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Part 3: Belief In Other People - Laree' Griffith
Beliefs

Part 3: Belief In Other People

This is the final episode of my three-part belief triad for putting your work out into the world so you can make connections, further your creative career, and get your projects made. You will enjoy the process much more than if you were to marinate yourself in doubt, self-criticism, or comparison.

The first episode was about belief in yourself and the second was about belief in your projects, and this episode is about the belief that there are people out there who want what you have to offer

You don’t have to listen to these in order, but if you haven’t heard the other two, I think you’ll find them helpful if you’re struggling with moving your career along or having trouble marketing your screenplays or any other creative projects.

If you find you’re not making an effort to put your work out into the world – and by that, I mean meeting people, telling them what you do, and marketing your projects – there’s a good chance you don’t believe there is someone on the other side who is interested in what you have to offer.

If you’re more concerned about people criticizing you or thinking you’re not good enough, having thoughts that people are judging you, or that your work is too unique for anyone to appreciate, with all those thoughts, what you’re really doing is spending too much time in victimhood.

The more you believe others are judging you, you judge them. And that’s not a good recipe for relationship-building or moving things forward.

How do you show up when you’re indulging in these kinds of thoughts? You probably don’t show up at all.

Here’s a coachy little exercise you can use if you find you are spending a lot of time with these not-helpful thoughts. 

What if, instead, you replaced your current thinking with the belief there are at least 1000 people out there, right now, who are ready to read your screenplay?

Some may want to produce your screenplay, and some may want to hire you for a writing assignment; some may want you as a writing partner, and some of those people may be managers who want to take you on as a client. 

How would you show up if you were guaranteed that there were 1000 people in your orbit right now waiting for you? Then, all you have to do is find ways to connect with them. 

Would you be pretty excited to start getting your work out there?

Would you be connecting with people every day to find those 1000 people who are in your orbit?

Maybe you would constantly improve your craft because you want to be on the playing field, not in the locker room when they do show up.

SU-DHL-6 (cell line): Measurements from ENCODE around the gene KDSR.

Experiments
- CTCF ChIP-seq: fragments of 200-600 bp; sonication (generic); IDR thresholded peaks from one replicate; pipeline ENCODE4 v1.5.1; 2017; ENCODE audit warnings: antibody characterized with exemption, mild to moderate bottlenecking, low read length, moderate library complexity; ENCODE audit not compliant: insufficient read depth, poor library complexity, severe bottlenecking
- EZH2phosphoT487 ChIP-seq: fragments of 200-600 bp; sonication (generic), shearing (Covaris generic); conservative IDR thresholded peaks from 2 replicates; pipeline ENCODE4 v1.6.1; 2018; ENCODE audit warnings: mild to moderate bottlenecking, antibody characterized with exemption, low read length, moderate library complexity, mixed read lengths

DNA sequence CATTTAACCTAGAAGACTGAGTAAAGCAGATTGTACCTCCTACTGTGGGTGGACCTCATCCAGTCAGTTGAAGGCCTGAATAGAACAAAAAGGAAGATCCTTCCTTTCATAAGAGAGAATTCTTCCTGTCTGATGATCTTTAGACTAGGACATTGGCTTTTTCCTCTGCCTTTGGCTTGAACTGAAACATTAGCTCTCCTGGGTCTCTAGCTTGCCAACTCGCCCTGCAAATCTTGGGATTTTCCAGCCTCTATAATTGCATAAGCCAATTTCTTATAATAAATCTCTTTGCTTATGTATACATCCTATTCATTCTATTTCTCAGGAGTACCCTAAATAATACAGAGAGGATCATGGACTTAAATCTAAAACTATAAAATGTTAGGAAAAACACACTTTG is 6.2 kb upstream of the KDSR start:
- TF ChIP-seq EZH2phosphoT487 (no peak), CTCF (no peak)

Would you get super creative figuring out how to connect with them? 

Would you be inspired every day just to show up and move forward?

You wouldn’t waste a minute on BS victimhood thoughts.

They are ready right now.

They are willing and able to pay for your skills.

They want to work with you.

How would you feel if you believed that?

You don’t know who is watching you, or when or how they plan to reach out to you.   

You just have to believe they are out there, and your only job is to connect with them through who you are being and the value you present to the relationship.

Who you are right now as a writer is a perfect fit for someone out there. You don’t have to know exactly who before you start putting your work out into the world. 

In the episode before this “belief triad,” I talked about my favorite writer, Quentin Tarantino, who inspired me to create this series because he embodies all three of these beliefs. Some people would judge his writing and say he can’t write or is just awful. You could look at his body of work and argue that. 

The lesson is that what some people will judge your work on will be what other people will want to pay you for. 

You get to decide that there are people out there who want what you have to offer. Just decide that is what you are going to believe about people.

That doesn’t mean you are entitled to their response on every project you put out into the world. What comes back to you is earned through continuing to give value and consistency. 

So, choose to believe there are at least 1000 people out there, right now, just waiting for what you have to offer. 

And that concludes my belief triad for writers and other creative artists. 

The three beliefs to being successful as a creative artist:

  1. Belief in yourself
  2. Belief in your projects
  3. The belief that there are people who want what you have to offer

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